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Pressing Shift-F1 provides help on the keyword at point,
using a help rule specific to the current mode. Some modes have rules
that consult compiler documentation, man or Info pages, or search on
the web at an API reference site. You can change the rules by setting
Each mode has an associated variable whose name is formed by adding
the mode name to the end of
context-help-rule-. (Characters in
the mode name that aren't valid in EEL identifier names are removed
first; the rest are changed to lowercase.) So HTML mode, for
instance, uses a rule variable named context-help-rule-html.
A mode can define separate rules for Windows and Unix. If a mode
m defines a variable
context-help-rule-m-unix, Epsilon will use it instead of the usual
variable on that platform.
If there's no variable for the current mode, Epsilon uses the rule in
the context-help-default-rule variable.
Instead of, or in addition to, providing a rule variable, a mode can
define an EEL function to force a different rule variable. Epsilon
calls a function named
a mode named modename, if one is defined. That function must
fill in its single
char * parameter with a replacement mode name;
then Epsilon will look up the corresponding variable, as above. C
mode uses this to provide a different help rule for EEL buffers than
for Java or C++ buffers, even though they all use C mode. HTML mode
(or other scripting languages) than it does in plain HTML text.
Each rule variable consists of a rule type, which is a single
punctuation character, followed by a parameter such as a file name or
URL. Here are the rule types:
- looks up the keyword at point in the
index of the Info file specified by its parameter. You can list
multiple comma-separated Info file names, and Epsilon will use the
first one that contains the keyword in its index.
- runs the specified EEL function func.
See below for useful rule functions.
- runs an external program, using the
specified command line. It appends the keyword at point to the end of
the command line. But if the command line contains a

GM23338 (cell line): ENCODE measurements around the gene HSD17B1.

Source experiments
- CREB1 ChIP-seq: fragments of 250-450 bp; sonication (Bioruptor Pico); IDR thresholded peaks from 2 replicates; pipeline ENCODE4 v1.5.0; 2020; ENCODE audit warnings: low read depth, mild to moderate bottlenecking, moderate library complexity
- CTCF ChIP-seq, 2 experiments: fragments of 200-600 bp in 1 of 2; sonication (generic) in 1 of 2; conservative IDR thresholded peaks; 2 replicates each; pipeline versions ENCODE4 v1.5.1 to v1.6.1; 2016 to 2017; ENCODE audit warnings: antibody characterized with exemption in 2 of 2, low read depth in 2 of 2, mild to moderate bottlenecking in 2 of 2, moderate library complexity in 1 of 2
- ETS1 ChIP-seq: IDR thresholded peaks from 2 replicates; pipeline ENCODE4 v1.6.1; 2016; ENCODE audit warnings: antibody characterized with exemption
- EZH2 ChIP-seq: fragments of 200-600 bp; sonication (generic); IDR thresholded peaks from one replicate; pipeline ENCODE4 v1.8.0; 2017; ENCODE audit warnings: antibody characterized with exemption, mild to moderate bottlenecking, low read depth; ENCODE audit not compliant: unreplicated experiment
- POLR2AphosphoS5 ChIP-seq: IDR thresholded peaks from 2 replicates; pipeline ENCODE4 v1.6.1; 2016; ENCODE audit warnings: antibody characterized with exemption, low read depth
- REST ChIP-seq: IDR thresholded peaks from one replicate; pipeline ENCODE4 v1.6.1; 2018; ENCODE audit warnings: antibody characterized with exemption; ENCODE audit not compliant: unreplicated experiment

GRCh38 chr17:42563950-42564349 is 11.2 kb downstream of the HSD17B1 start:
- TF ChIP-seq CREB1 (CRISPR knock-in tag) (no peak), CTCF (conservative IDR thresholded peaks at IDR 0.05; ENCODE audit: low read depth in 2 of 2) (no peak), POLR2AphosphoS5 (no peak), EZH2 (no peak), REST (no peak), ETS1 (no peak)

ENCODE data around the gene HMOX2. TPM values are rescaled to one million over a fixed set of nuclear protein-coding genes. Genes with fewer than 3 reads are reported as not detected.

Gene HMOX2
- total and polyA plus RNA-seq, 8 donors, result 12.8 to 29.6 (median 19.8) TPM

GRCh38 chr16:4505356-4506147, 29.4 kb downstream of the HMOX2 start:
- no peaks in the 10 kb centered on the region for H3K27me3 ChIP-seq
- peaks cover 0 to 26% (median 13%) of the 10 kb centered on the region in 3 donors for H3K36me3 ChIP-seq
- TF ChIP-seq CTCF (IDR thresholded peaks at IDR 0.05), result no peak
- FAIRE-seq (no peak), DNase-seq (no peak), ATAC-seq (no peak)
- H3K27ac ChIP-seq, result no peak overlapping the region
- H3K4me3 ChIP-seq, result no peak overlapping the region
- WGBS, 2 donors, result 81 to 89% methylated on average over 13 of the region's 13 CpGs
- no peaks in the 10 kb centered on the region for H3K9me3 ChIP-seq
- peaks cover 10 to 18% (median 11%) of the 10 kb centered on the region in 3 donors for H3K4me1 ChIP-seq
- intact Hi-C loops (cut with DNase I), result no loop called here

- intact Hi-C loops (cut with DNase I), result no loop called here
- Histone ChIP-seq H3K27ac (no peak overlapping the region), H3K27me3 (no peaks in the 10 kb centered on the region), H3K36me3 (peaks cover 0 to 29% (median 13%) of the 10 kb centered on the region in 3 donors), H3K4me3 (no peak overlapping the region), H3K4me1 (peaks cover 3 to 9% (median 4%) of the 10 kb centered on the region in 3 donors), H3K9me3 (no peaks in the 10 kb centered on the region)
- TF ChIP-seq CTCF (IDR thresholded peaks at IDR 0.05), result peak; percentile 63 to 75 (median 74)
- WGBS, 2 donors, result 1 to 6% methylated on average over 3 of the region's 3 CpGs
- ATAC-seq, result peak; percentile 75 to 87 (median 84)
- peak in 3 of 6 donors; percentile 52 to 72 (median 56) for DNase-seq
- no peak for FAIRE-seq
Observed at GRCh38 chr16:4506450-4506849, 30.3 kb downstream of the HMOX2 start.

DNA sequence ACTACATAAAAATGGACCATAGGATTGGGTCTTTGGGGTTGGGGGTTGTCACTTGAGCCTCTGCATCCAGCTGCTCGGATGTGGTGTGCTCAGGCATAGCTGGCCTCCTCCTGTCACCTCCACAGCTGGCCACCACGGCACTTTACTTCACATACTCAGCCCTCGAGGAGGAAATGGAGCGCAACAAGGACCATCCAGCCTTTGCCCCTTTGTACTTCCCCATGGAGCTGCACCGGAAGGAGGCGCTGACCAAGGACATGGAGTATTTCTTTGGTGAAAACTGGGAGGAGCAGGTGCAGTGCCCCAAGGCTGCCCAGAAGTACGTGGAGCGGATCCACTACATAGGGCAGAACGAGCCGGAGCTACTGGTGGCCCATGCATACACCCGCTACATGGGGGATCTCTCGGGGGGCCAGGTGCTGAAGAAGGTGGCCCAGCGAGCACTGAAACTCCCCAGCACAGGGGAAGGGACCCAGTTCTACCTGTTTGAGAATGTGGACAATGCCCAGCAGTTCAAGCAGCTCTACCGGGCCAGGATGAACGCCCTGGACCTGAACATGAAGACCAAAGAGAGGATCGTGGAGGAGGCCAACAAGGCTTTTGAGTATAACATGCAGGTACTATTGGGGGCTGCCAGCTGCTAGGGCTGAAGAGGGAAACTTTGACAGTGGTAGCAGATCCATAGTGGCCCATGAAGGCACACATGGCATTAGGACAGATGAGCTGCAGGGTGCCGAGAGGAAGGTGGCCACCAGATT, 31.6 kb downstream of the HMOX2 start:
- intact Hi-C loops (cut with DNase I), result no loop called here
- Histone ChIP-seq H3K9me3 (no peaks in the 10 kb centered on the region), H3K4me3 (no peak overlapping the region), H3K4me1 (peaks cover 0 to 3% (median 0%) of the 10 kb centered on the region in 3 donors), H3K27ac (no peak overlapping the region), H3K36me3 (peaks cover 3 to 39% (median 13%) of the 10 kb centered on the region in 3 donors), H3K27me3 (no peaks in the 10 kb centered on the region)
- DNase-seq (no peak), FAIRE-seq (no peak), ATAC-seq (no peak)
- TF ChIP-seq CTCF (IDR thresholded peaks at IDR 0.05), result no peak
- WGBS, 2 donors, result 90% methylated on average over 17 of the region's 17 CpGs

Epsilon instead substitutes the keyword at that position. If the
program file name contains spaces, quote it with
character at the end of the command line makes the command run
asynchronously; use it to run a Windows GUI program. Without
Epsilon will run the program synchronously, collect its output in a
buffer, and display any output it produces.
- runs a web browser on the specified URL. A
* character in the URL substitutes the keyword at point at that
position; otherwise it's added to the end of the URL.
- looks up the keyword at point in a .hlp,
.chm, or .col file. These are Windows help file formats, and this
rule type is only available under Windows.
Here are some functions designed to be used in a context rule. To use
one in a rule, put a
+ before its name in the rule variable.
The context_help_man( ) subroutine runs Epsilon's man
command on the word at point. (The
- characters are
interchangeable in these rules, so you can set a rule to
+context-help-man, for instance, to use this subroutine.)
The context_help_perldoc( ) subroutine runs Epsilon's
perldoc command on the word at point.
Under Windows, you can set a mode to use help provided by Microsoft's
development environment by setting its rule to call the
context_help_windows_compilers( ) subroutine. The subroutine
tries to locate the appropriate compiler help system automatically.
With certain help systems that have multiple help collections, it uses
the mshelp2-collection variable.
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